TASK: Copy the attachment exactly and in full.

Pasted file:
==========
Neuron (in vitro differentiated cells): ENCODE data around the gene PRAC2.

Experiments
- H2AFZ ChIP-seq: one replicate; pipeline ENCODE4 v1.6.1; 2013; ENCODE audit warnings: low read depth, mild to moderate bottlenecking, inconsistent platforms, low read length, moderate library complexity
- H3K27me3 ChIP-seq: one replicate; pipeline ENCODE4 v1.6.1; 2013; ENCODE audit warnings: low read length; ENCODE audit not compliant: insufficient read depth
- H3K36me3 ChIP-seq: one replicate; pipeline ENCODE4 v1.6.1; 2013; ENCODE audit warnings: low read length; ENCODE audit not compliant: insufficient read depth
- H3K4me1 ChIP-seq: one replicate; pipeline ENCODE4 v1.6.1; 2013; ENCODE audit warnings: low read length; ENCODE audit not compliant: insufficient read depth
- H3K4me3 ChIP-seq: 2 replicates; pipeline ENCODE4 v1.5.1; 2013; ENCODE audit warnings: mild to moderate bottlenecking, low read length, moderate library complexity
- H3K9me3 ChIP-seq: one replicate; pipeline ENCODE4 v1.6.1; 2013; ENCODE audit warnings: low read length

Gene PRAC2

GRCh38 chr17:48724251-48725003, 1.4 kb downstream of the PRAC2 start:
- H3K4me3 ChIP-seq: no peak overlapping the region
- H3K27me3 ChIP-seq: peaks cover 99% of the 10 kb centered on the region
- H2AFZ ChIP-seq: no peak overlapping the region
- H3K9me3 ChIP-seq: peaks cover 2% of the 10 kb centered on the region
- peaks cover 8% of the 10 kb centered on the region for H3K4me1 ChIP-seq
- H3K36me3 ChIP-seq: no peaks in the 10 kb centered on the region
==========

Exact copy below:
Neuron (in vitro differentiated cells): ENCODE data around the gene PRAC2.

Experiments
- H2AFZ ChIP-seq: one replicate; pipeline ENCODE4 v1.6.1; 2013; ENCODE audit warnings: low read depth, mild to moderate bottlenecking, inconsistent platforms, low read length, moderate library complexity
- H3K27me3 ChIP-seq: one replicate; pipeline ENCODE4 v1.6.1; 2013; ENCODE audit warnings: low read length; ENCODE audit not compliant: insufficient read depth
- H3K36me3 ChIP-seq: one replicate; pipeline ENCODE4 v1.6.1; 2013; ENCODE audit warnings: low read length; ENCODE audit not compliant: insufficient read depth
- H3K4me1 ChIP-seq: one replicate; pipeline ENCODE4 v1.6.1; 2013; ENCODE audit warnings: low read length; ENCODE audit not compliant: insufficient read depth
- H3K4me3 ChIP-seq: 2 replicates; pipeline ENCODE4 v1.5.1; 2013; ENCODE audit warnings: mild to moderate bottlenecking, low read length, moderate library complexity
- H3K9me3 ChIP-seq: one replicate; pipeline ENCODE4 v1.6.1; 2013; ENCODE audit warnings: low read length

Gene PRAC2

GRCh38 chr17:48724251-48725003, 1.4 kb downstream of the PRAC2 start:
- H3K4me3 ChIP-seq: no peak overlapping the region
- H3K27me3 ChIP-seq: peaks cover 99% of the 10 kb centered on the region
- H2AFZ ChIP-seq: no peak overlapping the region
- H3K9me3 ChIP-seq: peaks cover 2% of the 10 kb centered on the region
- peaks cover 8% of the 10 kb centered on the region for H3K4me1 ChIP-seq
- H3K36me3 ChIP-seq: no peaks in the 10 kb centered on the region